Physicist and squirrel gastronomer [Carsten Dannat] is trying to correlate two critical social economical factors: how many summer days do we have left, and when will we run out of nuts. His research project, the Squirrel Café, invites squirrels to grab some free nuts and collects interesting bits of customer data in return.
Building on the work of others (as is always the case!) [pepe2k] managed to get root access on the Philips Hue Bridge v2 IoT light controller. There’s nothing unusual here, really. Connect to the device over serial, interrupt the boot process, boot up open firmware, dump the existing firmware, and work the hacker magic from there.
Of course, the details are the real story. Philips had set U-Boot to boot the firmware from flash in zero seconds, not allowing [pepe2k] much time to interrupt it. So he desoldered the flash, giving him all the time in the world, and allowing him to change the boot delay. Resoldering the flash and loading up his own system let him dump the firmware.
The “hacker magic” glossed over in the intro consisted of poking around until he found a script that was called on every boot. This is how [pepe2k] gets around not knowing the root password. The script compares the hash of the typed password with an environment variable, set with the hash of the correct password. Changing that environment variable to the hash of his favorite password (“root”) made him master of the box.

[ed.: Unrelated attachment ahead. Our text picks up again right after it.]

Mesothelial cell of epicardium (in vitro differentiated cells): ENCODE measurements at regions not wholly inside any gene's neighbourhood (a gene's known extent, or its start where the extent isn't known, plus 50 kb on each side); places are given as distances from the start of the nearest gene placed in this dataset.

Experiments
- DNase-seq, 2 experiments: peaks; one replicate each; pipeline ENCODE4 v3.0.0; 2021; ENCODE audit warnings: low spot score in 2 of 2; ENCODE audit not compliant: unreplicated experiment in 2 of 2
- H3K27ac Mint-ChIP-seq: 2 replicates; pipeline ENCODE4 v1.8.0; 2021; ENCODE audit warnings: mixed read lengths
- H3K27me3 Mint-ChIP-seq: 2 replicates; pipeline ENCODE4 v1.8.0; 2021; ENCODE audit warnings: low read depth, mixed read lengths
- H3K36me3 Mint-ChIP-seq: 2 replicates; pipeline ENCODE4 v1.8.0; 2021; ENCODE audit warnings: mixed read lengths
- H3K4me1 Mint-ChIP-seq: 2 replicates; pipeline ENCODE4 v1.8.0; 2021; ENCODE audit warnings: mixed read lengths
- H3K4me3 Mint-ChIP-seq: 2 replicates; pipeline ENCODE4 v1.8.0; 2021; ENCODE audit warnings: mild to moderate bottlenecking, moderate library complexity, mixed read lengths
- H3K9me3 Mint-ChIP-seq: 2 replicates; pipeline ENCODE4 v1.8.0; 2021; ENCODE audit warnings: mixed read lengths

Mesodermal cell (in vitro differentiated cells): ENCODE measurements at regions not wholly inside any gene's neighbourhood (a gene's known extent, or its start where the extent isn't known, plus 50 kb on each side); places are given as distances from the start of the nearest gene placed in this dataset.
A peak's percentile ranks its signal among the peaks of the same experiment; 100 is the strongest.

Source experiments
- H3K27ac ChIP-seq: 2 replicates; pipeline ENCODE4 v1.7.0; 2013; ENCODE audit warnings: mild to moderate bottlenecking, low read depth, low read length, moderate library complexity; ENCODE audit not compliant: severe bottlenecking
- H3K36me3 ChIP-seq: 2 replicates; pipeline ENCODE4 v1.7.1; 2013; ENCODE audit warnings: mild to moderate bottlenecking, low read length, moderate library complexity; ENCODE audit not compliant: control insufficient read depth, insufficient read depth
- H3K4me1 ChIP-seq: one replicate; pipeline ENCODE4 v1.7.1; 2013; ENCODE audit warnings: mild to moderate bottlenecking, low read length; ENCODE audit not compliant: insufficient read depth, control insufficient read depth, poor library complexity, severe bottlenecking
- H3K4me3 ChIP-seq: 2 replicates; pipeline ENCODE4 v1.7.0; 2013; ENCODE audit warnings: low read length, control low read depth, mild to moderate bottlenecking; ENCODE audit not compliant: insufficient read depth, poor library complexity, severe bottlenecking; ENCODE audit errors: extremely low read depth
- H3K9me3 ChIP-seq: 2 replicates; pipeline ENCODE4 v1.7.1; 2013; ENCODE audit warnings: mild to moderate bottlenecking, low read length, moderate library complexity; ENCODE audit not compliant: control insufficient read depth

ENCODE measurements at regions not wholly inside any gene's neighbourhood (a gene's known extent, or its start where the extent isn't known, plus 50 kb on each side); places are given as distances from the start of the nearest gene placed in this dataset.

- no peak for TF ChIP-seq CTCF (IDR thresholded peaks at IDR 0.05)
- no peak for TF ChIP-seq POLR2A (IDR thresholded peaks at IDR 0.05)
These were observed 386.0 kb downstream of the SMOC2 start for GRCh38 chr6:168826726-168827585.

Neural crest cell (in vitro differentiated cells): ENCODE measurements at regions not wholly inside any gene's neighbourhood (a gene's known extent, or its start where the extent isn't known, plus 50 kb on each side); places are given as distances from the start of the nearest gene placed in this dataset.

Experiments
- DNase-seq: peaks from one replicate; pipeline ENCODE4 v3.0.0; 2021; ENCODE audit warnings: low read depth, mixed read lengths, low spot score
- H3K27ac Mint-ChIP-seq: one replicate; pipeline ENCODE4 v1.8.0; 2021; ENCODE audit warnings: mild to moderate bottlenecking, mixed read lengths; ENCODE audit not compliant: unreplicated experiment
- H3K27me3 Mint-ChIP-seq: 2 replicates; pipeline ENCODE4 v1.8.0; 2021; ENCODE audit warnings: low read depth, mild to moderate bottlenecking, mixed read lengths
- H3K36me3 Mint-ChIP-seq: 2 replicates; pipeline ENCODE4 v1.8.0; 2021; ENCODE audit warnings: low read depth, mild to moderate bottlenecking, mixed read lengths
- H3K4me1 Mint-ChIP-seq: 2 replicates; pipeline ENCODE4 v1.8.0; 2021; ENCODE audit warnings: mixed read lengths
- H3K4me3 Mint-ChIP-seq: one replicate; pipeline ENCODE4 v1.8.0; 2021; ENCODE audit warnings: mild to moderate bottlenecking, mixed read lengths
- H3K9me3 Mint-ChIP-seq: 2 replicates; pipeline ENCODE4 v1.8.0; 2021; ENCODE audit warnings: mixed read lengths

And just in case you’re one of the few Hackaday readers who doesn’t understand why we do these things, besides the fact that it’s just fun, consider Philips’ (eventually retracted) clampdown on the interoperability of this very device, or Google’s red bricks. The fatal flaw of IoT devices is that they place you at the whims of companies who may decide that they’re not making enough money any more, and shut them down. Keep your hacking skills sharp.
Thanks [Jan] for the great tip!
There’s something irresistible about throwing Pokeballs at unexpectedly appearing creatures. But wait. When did you actually, physically throw a Pokeball? Swiping over colored pixels wasn’t enough for [Trey Keown], so he built a real, throwable, Pokemon-catching Pokeball for Pokemon Go.
Yet another Internet of Things service has left its customers in the lurch. IoT devices (mostly lightbulbs)
made sold by Greenwave Systems stopped talking to the outside world on July 1. More specifically, the server to which they all connected (ahem, “the cloud”) has been turned off, which rules out using the bulbs with Internet-based services like IFTTT, which was a major selling point of the Things in the first place.
[Edit: We were contacted by Greenwave, and they pointed out that they merely sold the IoT devices in question. They are made by TCP, which is also responsible for cancelling the service. And TCP has a history of doing this sort of thing before.]
It’s not the first time we’ve seen IoT companies renege on their promises to provide service, and it’s surely not going to be the last. We’re preaching to the choir here, but when even Google is willing to take the PR hit to effectively brick your devices, the only protection that you’ve got against obsolescence is an open protocol.
At least the users of
Greenwave’s TCP’s devices will continue to be able to control them from within the home. That, plus some clever hacking, will make them workable into the future. But it’s not like the convenience that was sold with the devices.